Monday, 12 July 2010

We've gone all misty-eyed

It's been all about the nostalgia this week at Collective Towers. Michael kicked it off by requesting the Labyrinth soundtrack on the office Spotify, which led Dan and Holly to engage in a detailed and empassioned discussion of which Collective staff member would make the best Goblin King in an agency-only remake of the film. No satisfactory conclusion was reached, mostly because of the distinct lack of anyone with a blonde mullet in the vicinity.

Then it was time to move on from the elven eighties to the neon nineties. Because as of today, the office has its very own Nintendo 64, complete with the two undisputed Best Games Ever: Goldeneye and Mario Kart.

"Oh no, not Rainbow Road. My eyes!"

The arrival of the console was accompanied by a volley of trash talking, but most of it turned out to be bravado as we struggled to remember how to use the ill-designed three-pronged controller.

All of which left us wondering what the next rose-tinted arrival from the past might be. Snap bracelets? Vanilla Coke? 2Unlimited? We can't wait to find out.

Tuesday, 6 July 2010

Holly reports on the She Says ‘SCAMP’ conference

On Thursday 1st July 2010, the boardrooms and creative departments of London’s digital agencies were utterly bereft of females. More so than usual, I mean. Because they were all at ‘SCAMP’, the first conference of She Says – the women-focused creative organisation that aims to provide networking and role models for women in digital.

The theme of the conference was “work in progress”, and the eight speakers were intentionally proportioned 7 women to 1 man, in an attempt to reverse the usual 80/20 male/female speaker ratio at advertising conferences. They talked about work they’re doing now, how it developed from initial ideas, and where they’d like to take things in the future.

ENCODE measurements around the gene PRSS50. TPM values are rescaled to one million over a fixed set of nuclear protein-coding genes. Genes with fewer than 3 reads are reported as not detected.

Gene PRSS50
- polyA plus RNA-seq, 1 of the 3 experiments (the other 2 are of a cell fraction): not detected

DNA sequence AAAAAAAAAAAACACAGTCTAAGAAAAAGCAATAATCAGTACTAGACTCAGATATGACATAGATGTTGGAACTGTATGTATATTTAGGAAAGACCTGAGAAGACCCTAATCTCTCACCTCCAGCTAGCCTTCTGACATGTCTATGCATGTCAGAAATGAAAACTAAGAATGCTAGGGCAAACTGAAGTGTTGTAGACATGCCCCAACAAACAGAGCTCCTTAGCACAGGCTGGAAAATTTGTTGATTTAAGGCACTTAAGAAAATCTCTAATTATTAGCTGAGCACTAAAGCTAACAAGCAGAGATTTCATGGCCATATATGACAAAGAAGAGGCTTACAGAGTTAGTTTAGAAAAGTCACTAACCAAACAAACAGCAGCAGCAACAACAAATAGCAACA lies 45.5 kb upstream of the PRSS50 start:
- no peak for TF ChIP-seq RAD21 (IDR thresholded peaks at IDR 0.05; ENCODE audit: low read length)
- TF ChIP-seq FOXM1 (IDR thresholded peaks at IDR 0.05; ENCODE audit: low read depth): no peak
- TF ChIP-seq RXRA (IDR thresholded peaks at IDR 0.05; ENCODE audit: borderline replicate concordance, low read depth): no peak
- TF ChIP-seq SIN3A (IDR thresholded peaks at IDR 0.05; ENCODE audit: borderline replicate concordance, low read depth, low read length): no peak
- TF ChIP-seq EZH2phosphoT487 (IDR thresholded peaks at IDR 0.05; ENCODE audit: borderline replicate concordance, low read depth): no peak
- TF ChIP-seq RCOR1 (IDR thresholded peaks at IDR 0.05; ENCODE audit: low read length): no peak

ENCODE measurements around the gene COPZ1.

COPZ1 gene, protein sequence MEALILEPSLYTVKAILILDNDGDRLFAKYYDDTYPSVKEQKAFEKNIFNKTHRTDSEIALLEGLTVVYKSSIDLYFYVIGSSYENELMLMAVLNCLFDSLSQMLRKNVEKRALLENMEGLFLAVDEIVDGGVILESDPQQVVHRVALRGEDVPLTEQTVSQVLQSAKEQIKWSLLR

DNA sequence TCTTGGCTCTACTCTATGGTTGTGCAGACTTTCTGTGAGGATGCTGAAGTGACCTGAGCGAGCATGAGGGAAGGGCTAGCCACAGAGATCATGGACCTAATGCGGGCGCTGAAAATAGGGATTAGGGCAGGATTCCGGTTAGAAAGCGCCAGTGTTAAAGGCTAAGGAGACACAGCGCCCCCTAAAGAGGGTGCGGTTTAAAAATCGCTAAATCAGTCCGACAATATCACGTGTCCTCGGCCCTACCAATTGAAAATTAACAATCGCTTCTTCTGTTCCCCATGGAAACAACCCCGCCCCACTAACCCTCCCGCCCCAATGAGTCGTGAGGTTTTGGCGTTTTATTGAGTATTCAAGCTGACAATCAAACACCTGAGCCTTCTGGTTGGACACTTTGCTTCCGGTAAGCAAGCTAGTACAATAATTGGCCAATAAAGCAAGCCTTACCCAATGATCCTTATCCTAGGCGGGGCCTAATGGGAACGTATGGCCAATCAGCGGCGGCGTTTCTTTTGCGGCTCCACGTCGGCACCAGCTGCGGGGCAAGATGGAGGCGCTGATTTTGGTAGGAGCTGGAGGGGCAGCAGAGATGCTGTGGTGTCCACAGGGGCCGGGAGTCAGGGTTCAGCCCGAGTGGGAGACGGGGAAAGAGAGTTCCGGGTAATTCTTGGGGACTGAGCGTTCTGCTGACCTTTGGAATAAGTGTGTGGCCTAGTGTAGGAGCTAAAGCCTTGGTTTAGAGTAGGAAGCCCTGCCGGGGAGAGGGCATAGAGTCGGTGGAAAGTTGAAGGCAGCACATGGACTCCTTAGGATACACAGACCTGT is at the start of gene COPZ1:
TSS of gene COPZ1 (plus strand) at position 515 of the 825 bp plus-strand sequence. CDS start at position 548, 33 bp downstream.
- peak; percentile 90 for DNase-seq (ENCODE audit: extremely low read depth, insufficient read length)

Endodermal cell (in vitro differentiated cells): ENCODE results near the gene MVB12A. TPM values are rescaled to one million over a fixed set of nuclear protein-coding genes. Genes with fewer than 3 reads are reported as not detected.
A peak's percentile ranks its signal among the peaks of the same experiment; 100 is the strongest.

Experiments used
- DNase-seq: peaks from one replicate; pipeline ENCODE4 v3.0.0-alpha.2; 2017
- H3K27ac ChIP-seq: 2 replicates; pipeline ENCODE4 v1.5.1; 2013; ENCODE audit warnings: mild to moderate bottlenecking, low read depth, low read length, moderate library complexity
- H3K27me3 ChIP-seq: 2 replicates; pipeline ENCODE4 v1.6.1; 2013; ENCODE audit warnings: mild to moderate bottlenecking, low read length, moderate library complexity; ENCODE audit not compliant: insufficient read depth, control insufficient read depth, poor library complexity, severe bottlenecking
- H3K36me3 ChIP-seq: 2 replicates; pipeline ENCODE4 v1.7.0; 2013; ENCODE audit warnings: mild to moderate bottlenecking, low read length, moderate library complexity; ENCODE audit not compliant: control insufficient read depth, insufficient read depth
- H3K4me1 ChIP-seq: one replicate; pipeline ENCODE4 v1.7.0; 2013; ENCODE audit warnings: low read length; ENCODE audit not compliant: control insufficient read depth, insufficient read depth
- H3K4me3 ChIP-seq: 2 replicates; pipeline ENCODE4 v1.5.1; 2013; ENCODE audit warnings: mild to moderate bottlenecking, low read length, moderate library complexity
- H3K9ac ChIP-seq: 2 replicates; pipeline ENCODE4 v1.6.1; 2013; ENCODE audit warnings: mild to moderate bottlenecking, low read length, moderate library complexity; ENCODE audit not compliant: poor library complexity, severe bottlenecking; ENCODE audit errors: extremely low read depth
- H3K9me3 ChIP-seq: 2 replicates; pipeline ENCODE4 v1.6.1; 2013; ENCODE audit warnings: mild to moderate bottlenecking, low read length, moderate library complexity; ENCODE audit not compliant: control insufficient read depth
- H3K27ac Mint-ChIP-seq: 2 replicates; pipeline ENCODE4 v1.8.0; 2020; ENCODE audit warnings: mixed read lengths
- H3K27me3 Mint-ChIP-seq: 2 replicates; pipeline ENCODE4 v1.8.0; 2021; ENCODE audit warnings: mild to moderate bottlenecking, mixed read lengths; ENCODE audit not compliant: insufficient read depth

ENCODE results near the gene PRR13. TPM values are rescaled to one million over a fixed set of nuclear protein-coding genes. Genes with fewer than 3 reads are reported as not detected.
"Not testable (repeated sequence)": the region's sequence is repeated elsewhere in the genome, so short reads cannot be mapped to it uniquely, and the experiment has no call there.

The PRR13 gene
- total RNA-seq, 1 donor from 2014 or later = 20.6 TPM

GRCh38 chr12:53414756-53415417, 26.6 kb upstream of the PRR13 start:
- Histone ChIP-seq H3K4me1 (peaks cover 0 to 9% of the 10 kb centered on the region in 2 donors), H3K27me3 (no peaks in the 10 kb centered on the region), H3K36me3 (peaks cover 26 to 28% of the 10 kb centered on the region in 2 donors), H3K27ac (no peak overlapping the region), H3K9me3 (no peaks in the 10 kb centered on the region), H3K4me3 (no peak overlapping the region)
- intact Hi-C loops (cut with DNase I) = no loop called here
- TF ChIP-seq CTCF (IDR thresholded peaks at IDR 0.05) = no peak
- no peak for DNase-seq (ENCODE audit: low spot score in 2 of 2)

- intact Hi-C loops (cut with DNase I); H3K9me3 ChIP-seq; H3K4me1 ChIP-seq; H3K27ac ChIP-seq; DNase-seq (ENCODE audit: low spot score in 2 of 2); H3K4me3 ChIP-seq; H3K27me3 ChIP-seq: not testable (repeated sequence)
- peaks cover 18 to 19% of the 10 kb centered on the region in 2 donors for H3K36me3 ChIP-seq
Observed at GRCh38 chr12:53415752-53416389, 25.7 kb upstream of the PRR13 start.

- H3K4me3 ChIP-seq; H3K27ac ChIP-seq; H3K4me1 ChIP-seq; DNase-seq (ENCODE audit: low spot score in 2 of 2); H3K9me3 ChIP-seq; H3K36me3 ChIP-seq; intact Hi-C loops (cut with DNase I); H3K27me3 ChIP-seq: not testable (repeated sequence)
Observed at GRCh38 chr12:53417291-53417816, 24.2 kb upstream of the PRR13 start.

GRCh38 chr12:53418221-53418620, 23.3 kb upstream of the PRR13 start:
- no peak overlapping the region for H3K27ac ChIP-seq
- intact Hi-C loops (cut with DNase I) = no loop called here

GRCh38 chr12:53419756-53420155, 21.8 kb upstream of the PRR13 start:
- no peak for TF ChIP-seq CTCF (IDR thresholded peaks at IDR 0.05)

The lovely LBI bar - the setting for post-SCAMP networking

A couple of highlights of the day:

Katy Lindemann, Strategist

Katy talked about “happiness hacking” – that is, bringing the joy found in games into the real world – a concept inspired by game designer Jane McGonigal. Katy told us about a game called Chromaroma that makes use of Oyster card data to “make travel magical”. Users can hold the record for the fastest journey between two tube stops, for instance, or accept missions like visiting Cockfosters station within a week to be declared “Cock of the North”. In this way, it has similarities to Foursquare, but it could have another purpose, too.

Katy explained that TfL were willing to share their Oyster data because they believe Chromaroma could help them to change behavior patterns on London transport. For example, could people be persuaded to use transport at off-peak times, or visit lesser-used stations? There’s huge potential. Find out more about Chromaroma here.

Candace Kuss, Hill & Knowlton

Candace talked about the rise of the “pro-am” (professional amateur – bloggers and creators who use the same tools and are as highly-followed as the pros) and the perils of UGC.

The main bit of advice I took from Candace's talk was that:“Humour is the best way to talk in any of these [social online] platforms. If you want to have the communication with people, you’re going to have to liven it up a bit”. Couldn't agree more.

For more about She Says’s regular talks and gatherings (men are allowed, despite what you may have heard), visit their website here.